Pricing your product or service is one of the most difficult things to get right. Price low, and you'll be king of the hill, match your competitors pricing, and you've set yourself up as a target to bat against. Price high, and your sales may dry out. I'd suggest you look around at what your competitors are charging, and at first charge less for a better job. You can then incrementally increase your pricing as you establish a customer base. Decreasing your pricing for long periods of time sends the wrong message. Offering constant discounts not only looks cheap, but may be against your country's trading laws.

Most marketing and business gurus will advise that startups tend to undercharge for their products or services. They'll come back with a story that goes something like this:

I know of companies that charged $20 for a great product and everybody either said 'this product must stink, just look at the price - you get what you pay for', or 'this is such a bargain'.

After talking with me (a marketing expert) they raised the price five fold to $100. Now everybody says 'what a great product', and doesn't mention the price. The volume of sales are the same, yet the income is five times as much.

Sounds great, but I'm very skeptical about stories like that. It's easy to say you could be earning a lot more simply by pricing your product or service a lot higher, but keep your feet on the ground, and be realistic about how high your customers will pay. Slow but sure incremental price increases are always a lot safer.

Customer Support

Discover what makes for an effective support policy, how support is as much what you sell as the creative service or product itself, and what tools can help in the delivery of great support by reading a related article at AbleStable: Good Support Strategies.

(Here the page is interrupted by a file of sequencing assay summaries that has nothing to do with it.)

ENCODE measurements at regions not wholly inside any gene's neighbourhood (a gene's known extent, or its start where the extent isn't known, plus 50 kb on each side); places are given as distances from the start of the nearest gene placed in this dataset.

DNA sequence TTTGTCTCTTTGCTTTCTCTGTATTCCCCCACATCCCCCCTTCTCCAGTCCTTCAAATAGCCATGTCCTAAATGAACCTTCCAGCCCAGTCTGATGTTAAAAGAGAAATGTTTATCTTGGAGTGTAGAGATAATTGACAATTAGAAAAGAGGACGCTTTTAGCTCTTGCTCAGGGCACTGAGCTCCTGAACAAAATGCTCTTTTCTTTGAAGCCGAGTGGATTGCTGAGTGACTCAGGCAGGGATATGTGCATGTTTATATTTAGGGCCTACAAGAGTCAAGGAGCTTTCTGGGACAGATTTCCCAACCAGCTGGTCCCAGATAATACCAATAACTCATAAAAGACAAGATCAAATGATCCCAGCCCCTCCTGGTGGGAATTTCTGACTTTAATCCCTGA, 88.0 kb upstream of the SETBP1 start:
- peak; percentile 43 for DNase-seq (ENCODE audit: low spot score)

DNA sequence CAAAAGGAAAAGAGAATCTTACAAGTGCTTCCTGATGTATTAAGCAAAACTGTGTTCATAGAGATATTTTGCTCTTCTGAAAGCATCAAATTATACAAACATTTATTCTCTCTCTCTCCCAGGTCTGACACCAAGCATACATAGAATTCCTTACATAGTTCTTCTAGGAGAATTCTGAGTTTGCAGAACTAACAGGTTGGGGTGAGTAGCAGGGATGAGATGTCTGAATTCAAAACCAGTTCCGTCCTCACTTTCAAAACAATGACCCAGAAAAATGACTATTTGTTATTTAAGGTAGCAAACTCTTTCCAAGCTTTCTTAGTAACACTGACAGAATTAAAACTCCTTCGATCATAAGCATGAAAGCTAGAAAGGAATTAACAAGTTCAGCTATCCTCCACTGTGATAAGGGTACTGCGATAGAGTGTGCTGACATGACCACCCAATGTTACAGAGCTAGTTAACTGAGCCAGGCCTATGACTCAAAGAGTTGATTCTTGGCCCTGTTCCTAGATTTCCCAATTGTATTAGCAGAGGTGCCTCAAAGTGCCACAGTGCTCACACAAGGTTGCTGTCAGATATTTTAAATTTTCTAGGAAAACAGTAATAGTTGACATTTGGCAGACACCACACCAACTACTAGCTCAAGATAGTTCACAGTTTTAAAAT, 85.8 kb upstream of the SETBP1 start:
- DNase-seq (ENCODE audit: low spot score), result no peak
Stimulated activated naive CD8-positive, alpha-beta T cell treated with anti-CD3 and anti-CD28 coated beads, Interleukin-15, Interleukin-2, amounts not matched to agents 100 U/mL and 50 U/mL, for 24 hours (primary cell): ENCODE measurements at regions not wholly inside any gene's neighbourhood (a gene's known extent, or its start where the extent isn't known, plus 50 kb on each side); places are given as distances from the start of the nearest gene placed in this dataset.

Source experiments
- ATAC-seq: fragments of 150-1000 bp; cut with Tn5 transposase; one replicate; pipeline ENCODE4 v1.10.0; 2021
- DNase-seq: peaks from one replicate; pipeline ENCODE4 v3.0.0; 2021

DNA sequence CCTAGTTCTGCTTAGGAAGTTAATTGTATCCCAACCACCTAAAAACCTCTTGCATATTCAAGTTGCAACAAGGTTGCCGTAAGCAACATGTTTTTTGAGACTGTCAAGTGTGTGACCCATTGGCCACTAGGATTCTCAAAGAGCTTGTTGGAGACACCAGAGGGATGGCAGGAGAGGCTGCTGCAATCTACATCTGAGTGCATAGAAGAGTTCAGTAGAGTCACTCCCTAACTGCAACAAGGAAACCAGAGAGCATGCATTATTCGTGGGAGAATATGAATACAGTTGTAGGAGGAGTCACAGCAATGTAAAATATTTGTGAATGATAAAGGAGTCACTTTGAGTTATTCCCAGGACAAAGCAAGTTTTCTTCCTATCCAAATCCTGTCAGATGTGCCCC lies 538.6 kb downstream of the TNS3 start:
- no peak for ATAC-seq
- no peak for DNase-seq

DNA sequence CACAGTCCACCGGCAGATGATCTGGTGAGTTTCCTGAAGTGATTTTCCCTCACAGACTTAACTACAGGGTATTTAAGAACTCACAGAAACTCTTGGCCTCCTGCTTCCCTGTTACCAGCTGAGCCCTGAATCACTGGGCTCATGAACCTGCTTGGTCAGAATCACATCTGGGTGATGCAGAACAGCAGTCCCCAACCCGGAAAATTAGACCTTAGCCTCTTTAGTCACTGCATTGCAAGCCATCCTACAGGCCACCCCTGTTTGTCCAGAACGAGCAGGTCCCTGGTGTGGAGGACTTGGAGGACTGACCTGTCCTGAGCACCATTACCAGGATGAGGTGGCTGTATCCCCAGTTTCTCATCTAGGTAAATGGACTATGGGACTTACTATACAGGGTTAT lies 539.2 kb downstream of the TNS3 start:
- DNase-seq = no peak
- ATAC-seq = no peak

Starting up a business is a tremendous challenge and requires complete commitment. Your life will be dominated by your business at the early stages, and for some that's not what they want. Be very sure you've the right temperament, the right team, and the right product or service, before you begin.

One last thing, don't forget your dream along the way. Be focused about why you work as hard as you do. For me it's about achieving balance in my life. I'm deeply committed to my public and creative work, but on a practical basis I also need a commercial company to provide me with financial stability. Starting up a business may well be your best way of achieving your goal, but be certain it is.

Authors background

Mike de Sousa is the Director of AbleStable. Mike has worked in the creative sector for twenty five years in a broad range of roles and has been commissioned as an artist, music composer, photographer, print and web site designer, and author. AbleStable, Mike's public work, is not run as a commercial company as its aims are not to make money, but to stimulate and encourage creativity. His commercial work is as a Director of 2BrightSparks Pte Ltd [opens new window], a company that produces backup and synchronization software.